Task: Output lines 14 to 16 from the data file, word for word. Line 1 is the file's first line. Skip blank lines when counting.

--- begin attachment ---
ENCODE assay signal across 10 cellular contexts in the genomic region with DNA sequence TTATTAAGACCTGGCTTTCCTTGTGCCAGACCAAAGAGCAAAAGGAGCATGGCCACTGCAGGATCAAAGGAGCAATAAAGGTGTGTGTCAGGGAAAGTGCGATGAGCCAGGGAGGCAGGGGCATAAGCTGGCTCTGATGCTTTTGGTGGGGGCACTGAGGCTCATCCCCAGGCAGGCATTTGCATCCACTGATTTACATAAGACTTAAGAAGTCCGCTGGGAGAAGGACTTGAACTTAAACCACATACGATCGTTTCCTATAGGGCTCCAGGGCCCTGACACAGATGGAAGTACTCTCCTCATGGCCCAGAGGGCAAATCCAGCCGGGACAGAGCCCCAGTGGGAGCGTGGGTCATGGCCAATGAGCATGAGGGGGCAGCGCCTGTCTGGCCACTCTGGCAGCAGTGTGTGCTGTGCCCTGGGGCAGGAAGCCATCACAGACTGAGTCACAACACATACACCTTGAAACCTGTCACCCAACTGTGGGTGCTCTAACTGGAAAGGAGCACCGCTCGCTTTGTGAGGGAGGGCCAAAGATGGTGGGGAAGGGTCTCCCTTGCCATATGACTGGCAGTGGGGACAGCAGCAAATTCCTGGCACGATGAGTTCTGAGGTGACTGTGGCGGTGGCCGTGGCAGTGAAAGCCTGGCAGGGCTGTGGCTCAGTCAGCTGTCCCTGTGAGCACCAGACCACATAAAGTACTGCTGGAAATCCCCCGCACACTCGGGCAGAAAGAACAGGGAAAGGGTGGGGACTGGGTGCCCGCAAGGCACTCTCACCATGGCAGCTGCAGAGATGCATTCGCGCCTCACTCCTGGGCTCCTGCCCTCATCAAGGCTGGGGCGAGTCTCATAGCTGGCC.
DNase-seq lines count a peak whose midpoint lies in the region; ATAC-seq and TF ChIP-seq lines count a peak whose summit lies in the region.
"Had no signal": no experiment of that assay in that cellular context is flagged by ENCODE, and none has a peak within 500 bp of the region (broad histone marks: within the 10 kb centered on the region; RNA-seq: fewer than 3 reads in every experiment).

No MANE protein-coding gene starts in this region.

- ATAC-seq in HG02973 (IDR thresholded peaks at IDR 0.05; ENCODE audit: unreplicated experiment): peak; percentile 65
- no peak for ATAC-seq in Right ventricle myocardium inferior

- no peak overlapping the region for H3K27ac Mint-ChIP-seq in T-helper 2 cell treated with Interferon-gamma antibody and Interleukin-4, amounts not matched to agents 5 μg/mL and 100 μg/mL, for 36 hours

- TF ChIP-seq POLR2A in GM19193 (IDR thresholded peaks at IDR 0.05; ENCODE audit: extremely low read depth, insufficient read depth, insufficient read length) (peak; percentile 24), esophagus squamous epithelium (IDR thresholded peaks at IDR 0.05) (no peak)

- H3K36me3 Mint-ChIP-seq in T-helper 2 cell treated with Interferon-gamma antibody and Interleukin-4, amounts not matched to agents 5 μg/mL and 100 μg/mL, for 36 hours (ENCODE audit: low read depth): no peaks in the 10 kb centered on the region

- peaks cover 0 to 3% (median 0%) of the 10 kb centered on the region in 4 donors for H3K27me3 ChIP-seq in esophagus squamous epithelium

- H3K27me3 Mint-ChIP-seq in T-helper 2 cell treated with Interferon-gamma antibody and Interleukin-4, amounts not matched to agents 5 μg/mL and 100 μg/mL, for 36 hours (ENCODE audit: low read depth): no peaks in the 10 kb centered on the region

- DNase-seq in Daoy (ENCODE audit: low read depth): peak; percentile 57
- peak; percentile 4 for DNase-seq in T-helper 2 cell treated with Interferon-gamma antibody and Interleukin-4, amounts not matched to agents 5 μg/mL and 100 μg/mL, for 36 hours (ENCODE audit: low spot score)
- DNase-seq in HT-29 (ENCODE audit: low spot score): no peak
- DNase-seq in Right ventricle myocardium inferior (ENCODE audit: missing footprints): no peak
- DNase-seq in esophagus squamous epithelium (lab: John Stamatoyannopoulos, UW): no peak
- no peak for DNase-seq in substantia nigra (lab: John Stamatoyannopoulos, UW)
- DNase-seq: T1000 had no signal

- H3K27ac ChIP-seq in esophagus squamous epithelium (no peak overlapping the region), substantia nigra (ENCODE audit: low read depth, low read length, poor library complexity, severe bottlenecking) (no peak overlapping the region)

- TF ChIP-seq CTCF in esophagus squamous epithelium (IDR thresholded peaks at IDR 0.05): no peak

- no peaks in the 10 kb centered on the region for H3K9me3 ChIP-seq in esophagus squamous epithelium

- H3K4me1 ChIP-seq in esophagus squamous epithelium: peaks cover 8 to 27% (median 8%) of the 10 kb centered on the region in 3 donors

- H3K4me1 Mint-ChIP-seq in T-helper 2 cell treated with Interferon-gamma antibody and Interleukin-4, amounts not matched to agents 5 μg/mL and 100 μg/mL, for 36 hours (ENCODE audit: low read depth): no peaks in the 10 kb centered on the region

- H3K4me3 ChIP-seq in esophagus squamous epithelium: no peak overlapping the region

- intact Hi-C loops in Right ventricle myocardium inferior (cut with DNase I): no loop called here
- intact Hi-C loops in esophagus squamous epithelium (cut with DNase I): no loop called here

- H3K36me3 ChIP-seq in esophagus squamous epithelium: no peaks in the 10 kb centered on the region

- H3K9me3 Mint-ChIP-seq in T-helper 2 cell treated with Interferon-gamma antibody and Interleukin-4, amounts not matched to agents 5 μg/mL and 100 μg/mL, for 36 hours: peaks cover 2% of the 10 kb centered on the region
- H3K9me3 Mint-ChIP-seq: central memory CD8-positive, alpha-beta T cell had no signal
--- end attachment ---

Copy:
- DNase-seq in HT-29 (ENCODE audit: low spot score): no peak
- DNase-seq in Right ventricle myocardium inferior (ENCODE audit: missing footprints): no peak
- DNase-seq in esophagus squamous epithelium (lab: John Stamatoyannopoulos, UW): no peak